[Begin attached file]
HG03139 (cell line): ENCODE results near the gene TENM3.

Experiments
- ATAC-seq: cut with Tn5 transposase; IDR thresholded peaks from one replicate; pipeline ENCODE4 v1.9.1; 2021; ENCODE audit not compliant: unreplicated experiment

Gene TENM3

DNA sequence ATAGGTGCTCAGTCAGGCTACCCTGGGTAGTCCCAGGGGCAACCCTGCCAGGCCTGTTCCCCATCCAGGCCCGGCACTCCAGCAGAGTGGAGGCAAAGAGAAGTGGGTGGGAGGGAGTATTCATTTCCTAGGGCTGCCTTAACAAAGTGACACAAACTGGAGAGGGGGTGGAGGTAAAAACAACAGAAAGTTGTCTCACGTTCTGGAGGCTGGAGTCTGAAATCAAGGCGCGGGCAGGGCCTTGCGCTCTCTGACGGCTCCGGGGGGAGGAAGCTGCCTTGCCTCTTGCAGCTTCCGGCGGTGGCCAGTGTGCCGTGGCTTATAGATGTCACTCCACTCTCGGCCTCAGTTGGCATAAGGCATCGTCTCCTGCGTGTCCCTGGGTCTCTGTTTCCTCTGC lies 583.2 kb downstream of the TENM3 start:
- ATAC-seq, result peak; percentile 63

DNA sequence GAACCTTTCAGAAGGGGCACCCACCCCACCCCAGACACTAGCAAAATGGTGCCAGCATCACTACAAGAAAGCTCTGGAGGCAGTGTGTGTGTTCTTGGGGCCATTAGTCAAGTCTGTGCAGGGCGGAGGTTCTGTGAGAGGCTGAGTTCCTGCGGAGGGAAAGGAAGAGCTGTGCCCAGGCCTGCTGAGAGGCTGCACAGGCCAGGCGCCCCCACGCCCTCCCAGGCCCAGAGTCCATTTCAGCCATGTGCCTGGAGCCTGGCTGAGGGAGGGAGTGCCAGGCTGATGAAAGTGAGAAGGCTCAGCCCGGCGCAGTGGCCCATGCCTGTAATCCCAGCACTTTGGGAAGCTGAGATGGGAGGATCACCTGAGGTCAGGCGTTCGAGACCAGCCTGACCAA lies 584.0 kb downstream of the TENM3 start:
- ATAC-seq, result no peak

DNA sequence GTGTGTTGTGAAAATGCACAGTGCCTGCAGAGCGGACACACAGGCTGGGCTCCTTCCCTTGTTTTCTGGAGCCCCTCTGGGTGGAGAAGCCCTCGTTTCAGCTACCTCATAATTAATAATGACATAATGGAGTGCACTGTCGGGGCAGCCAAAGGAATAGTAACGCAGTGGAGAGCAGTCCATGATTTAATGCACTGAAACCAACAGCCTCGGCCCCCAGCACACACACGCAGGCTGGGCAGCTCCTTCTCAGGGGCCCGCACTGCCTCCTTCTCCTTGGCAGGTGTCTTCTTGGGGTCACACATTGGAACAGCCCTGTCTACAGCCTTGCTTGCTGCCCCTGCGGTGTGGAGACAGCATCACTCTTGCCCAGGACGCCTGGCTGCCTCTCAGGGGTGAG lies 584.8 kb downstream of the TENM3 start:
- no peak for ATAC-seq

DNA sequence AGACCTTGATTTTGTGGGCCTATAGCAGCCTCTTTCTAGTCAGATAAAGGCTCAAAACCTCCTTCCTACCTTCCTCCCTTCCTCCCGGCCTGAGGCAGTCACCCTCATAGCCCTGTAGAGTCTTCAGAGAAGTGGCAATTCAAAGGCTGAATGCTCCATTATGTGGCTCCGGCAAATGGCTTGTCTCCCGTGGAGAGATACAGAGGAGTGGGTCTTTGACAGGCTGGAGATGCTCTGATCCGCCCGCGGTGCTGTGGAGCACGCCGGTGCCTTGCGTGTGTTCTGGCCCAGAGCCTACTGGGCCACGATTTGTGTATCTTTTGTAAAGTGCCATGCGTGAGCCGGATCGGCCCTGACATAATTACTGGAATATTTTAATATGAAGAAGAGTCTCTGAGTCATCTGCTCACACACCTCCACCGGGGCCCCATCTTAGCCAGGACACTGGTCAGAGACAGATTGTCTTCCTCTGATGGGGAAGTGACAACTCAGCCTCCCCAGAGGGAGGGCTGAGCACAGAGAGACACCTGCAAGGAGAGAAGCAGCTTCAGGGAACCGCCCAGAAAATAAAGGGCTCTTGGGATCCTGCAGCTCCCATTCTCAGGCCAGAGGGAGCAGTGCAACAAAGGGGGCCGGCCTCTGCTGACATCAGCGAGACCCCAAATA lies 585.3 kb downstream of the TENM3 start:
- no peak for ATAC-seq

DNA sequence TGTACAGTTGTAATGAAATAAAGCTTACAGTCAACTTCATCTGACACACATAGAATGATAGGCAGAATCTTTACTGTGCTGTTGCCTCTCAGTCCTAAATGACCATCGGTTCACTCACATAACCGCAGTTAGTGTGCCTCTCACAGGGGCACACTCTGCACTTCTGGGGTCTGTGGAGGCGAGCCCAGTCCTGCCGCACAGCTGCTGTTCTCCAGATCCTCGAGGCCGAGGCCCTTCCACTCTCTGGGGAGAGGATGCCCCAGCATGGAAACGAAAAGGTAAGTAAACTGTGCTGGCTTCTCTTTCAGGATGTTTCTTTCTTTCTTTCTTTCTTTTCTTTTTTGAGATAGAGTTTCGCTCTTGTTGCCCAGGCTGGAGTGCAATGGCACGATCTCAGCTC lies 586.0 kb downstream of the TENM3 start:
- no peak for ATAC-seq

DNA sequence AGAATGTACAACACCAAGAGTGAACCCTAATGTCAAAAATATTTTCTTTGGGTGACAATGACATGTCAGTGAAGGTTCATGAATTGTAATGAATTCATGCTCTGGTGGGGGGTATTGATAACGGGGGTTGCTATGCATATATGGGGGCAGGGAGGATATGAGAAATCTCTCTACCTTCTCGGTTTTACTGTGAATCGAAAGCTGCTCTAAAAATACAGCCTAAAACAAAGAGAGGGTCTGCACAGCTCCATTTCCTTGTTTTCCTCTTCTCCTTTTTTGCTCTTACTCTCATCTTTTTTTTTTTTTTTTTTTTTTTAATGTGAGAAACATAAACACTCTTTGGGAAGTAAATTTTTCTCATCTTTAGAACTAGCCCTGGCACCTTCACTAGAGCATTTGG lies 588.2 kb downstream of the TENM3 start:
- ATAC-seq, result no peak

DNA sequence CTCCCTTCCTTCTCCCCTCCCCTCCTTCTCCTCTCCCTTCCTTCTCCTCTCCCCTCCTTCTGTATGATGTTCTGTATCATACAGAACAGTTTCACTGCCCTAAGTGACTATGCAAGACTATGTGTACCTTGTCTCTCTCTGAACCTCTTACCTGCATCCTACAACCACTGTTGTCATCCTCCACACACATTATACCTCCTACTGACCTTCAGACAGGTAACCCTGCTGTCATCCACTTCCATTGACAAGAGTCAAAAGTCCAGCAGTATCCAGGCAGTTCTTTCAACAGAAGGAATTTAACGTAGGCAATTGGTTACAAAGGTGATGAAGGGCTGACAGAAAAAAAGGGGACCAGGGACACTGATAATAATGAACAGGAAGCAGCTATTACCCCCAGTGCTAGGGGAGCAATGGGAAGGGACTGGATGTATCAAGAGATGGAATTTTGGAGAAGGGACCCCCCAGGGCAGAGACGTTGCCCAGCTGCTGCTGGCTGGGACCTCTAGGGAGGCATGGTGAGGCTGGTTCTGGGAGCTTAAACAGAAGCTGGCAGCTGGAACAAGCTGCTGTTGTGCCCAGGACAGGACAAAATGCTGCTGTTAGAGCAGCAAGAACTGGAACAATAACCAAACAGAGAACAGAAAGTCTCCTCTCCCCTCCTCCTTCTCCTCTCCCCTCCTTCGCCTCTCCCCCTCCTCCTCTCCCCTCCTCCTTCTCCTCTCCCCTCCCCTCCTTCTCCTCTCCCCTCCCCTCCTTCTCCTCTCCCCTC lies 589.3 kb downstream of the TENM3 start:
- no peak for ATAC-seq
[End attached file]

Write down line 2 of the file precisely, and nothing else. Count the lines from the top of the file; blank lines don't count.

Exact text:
Experiments